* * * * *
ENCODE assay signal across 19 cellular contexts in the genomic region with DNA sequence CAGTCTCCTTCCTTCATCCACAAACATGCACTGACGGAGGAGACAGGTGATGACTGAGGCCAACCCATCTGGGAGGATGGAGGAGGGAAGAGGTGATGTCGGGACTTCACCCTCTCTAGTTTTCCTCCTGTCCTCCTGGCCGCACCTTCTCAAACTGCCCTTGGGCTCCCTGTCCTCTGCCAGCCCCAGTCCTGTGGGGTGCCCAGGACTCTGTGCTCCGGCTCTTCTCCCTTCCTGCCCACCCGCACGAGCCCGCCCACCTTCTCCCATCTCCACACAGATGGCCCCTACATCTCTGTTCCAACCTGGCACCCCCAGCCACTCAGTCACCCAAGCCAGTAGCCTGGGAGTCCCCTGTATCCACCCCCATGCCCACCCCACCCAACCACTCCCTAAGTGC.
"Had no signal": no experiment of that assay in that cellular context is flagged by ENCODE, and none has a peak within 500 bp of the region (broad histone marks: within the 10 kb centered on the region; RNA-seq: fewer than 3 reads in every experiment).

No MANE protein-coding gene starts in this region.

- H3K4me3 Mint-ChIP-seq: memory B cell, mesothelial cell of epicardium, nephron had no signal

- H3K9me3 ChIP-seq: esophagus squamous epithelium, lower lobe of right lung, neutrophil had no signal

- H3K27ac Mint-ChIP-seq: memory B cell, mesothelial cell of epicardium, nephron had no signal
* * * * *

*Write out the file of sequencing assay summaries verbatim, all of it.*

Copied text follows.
ENCODE assay signal across 19 cellular contexts in the genomic region with DNA sequence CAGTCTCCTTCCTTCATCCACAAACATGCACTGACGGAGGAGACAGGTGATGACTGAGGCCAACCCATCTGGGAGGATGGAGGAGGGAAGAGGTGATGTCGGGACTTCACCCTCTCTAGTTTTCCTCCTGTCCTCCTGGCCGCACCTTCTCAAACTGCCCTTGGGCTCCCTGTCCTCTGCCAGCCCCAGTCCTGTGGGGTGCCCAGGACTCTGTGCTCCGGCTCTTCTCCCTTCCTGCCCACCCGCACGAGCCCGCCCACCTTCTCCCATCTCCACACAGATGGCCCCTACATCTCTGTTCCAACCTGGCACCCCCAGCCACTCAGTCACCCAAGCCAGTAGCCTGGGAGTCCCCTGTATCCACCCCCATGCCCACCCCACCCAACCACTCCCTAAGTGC.
"Had no signal": no experiment of that assay in that cellular context is flagged by ENCODE, and none has a peak within 500 bp of the region (broad histone marks: within the 10 kb centered on the region; RNA-seq: fewer than 3 reads in every experiment).

No MANE protein-coding gene starts in this region.

- H3K4me3 Mint-ChIP-seq: memory B cell, mesothelial cell of epicardium, nephron had no signal

- H3K9me3 ChIP-seq: esophagus squamous epithelium, lower lobe of right lung, neutrophil had no signal

- H3K27ac Mint-ChIP-seq: memory B cell, mesothelial cell of epicardium, nephron had no signal